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How can I design an all pass filter to have a constant phase shift over a bandwidth centered around a carrier? I don't care about phase shift outside the band. I would like to have the filter in time domain. This is not a straightforward job right? Any keywords, design methods, external links are appreciated.

Edit: i need it to be causal. Data comes in real time in time frames. thanks

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  • $\begingroup$ I don't think it's possible to build a causal filter that has a constant phase shift over some bandwidth. That would imply a filter that has zero time delay through the filter. I think you should rephrase your question. Do you mean "constant phase shift" or "constant group delay"? $\endgroup$ – Richard Lyons Dec 18 '15 at 13:46
  • $\begingroup$ It can be done. It's like designing a Hilbert transformer, you just need to add some delay. So you'll get an (approximately) constant phase shift plus a constant delay. The latter is usually no problem as long as the delay isn't excessive. $\endgroup$ – Matt L. Dec 18 '15 at 14:08
  • $\begingroup$ @RichardLyons: Another of your misconceptions, sorry: a constant phase shift does NOT mean zero time delay. A filter with a constant phase shift $\theta$ (i.e. its frequency response is $e^{-j\theta}$ for $\omega>0$) produces an output $\sin(\omega_0t-\theta)$ for an input signal $\sin(\omega_0t)$. What's the delay? You got it, it is $\theta/\omega_0\neq 0$! $\endgroup$ – Matt L. Dec 20 '15 at 19:39
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It's instructive to see what an ideal filter adding a constant phase shift would look like. If $\theta$ is the desired phase shift, the corresponding ideal frequency response is

$$H(e^{j\omega})=\begin{cases}e^{-j\theta}&,\quad 0<\omega<\pi\\ e^{j\theta}&,\quad-\pi<\omega<0\end{cases}\tag{1}$$

Using the sign function $\text{sign}(\omega)$, the frequency response $(1)$ can be rewritten as

$$H(e^{j\omega})=\cos\theta-j\,\text{sign}(\omega)\sin\theta,\quad -\pi<\omega <\pi\tag{2}$$

With the DTFT correspondence

$$-j\,\text{sign}(\omega)\Longleftrightarrow g[n]=\begin{cases}\frac{2}{\pi n},&\quad n\text{ odd}\\ 0,&\quad n\text{ even}\end{cases}\tag{3}$$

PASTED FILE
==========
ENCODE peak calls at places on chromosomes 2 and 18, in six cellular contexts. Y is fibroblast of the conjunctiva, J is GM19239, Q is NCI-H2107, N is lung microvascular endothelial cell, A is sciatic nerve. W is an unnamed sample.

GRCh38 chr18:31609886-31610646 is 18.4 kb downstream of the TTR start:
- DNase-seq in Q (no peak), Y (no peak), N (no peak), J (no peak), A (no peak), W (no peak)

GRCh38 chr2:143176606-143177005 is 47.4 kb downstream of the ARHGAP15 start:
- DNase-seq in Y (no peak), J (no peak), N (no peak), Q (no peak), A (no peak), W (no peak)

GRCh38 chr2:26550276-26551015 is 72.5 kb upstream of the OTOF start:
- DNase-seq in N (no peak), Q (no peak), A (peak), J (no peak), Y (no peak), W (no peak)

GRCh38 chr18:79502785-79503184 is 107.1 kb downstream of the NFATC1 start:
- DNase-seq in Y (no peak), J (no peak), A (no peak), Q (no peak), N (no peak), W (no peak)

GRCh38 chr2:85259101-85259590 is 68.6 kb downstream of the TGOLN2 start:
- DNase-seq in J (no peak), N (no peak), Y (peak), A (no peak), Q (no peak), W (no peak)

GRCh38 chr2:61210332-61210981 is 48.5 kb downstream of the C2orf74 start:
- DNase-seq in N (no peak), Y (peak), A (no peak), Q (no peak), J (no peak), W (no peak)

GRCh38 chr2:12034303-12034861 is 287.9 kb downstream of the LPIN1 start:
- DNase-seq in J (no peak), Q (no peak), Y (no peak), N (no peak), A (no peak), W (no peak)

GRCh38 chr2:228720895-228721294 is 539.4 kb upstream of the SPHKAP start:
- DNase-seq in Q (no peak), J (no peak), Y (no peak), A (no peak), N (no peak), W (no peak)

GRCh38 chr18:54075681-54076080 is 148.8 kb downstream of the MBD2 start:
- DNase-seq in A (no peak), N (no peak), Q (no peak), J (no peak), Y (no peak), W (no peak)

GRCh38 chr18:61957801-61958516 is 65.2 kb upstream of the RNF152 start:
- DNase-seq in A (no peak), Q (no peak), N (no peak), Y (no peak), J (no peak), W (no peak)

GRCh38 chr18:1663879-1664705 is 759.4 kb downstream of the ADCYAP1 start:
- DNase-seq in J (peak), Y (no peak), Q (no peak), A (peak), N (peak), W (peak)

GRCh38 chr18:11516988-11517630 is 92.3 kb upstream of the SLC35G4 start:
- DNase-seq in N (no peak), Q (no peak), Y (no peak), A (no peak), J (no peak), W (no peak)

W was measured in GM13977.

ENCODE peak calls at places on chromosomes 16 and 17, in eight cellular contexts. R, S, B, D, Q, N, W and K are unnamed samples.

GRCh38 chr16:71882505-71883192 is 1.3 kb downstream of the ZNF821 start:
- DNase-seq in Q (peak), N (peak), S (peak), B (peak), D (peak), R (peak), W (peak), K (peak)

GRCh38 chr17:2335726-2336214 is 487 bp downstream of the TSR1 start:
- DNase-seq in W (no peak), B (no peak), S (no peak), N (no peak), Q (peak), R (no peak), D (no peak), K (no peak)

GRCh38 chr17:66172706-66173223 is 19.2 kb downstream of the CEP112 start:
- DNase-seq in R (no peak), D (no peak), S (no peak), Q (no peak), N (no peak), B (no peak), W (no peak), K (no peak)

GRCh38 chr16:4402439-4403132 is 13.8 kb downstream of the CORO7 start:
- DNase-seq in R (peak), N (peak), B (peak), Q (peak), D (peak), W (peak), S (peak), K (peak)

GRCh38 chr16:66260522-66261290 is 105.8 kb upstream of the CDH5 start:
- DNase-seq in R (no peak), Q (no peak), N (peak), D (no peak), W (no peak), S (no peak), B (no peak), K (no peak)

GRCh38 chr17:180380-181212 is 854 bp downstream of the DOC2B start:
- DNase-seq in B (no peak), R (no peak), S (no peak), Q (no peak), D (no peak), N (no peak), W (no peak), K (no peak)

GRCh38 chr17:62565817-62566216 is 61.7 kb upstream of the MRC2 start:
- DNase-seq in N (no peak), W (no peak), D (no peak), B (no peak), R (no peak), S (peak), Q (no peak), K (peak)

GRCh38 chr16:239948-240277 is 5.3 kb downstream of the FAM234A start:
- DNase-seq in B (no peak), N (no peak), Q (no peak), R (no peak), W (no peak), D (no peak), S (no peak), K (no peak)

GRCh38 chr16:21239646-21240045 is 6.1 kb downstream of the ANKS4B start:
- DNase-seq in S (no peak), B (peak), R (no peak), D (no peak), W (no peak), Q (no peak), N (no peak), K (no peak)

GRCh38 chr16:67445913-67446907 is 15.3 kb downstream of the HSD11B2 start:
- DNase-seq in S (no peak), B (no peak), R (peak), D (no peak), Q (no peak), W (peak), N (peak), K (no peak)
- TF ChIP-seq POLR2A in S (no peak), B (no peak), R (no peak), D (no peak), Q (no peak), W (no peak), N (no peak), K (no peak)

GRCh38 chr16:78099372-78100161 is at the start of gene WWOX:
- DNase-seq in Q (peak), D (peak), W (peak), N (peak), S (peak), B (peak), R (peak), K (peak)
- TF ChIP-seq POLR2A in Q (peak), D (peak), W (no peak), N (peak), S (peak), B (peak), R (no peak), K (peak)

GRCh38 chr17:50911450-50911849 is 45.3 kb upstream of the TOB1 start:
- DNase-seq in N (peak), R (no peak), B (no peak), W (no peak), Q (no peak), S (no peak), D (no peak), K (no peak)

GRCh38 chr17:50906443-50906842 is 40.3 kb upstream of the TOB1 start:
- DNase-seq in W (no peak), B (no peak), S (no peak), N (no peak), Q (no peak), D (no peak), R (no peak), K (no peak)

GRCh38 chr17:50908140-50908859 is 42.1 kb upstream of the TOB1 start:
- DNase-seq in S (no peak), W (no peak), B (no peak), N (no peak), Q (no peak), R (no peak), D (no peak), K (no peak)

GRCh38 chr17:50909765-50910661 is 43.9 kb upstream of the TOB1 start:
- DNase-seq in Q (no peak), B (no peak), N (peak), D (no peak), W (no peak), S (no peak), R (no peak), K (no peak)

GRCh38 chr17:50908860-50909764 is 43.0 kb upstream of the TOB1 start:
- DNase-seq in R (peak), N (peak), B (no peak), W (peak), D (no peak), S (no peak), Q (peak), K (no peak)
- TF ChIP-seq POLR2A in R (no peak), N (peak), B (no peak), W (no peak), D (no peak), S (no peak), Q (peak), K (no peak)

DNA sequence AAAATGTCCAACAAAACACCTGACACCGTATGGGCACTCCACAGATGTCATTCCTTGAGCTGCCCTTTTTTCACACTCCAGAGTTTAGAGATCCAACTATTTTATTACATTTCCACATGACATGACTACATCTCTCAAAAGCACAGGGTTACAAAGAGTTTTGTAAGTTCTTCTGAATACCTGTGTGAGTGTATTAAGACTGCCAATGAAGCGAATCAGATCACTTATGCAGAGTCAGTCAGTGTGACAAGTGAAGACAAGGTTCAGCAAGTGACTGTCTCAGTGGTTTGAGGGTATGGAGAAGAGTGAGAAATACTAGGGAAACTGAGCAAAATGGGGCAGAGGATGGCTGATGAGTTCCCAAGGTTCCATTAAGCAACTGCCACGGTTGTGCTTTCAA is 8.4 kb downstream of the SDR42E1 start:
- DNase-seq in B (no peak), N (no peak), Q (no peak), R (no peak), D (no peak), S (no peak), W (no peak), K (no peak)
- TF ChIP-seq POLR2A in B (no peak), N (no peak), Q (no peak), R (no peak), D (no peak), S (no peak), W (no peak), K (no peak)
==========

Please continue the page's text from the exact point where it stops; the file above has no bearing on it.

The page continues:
the impulse response corresponding to $H(e^{j\omega})$ is given by

$$h[n]=\cos\theta\cdot\delta[n]+\sin\theta\cdot g[n]\tag{4}$$

where $g[n]$ is the sequence on the right-hand side of Eq. $(3)$, which is the impulse response of an ideal discrete-time Hilbert transformer. Eq. $(4)$ shows that an ideal phase shifter can be implemented as a weighted parallel connection of a wire ($\cos\theta\cdot\delta[n]$) and a Hilbert transformer.

So your problem can be solved by using any of the many available designs of discrete-time Hilbert transformers. Note that you can get much better performance for a given filter order by taking into account that the approximation needs only be accurate in the given frequency band. For a frequency-domain design method this just means that in the formulation of the desired response given in $(1)$ you replace the positive frequencies by the frequency interval of interest and leave the rest as a "don't care" region. The same is done for the negative frequencies.

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  • $\begingroup$ Matt L.: I'm definitely interested in learning about a causal digital filter that has a constant phase response over some portion of its passband. But I'm having trouble understanding what a "weighted parallel connection of a wire" is. Is there any chance you can give us a numerical example of your above h[n] impulse response? That is, can you give us the actual numerical values of an example h[n] sequence? $\endgroup$ – Richard Lyons Dec 19 '15 at 11:29
  • $\begingroup$ @RichardLyons: Finally you want to learn! A good start would be to read sentences till the end: "... weighted parallel connection of a wire (...) AND a Hilbert transformer." And concerning filters with a constant phase shift, please also read my comment to above question: you can approximate a constant phase shift as closely as you like, but of course you'll need to add some delay, which is usually no problem. You should know what a Hilbert transformer is, and that it implements a constant phase shift (plus some delay); nothing magic about it. $\endgroup$ – Matt L. Dec 20 '15 at 19:27

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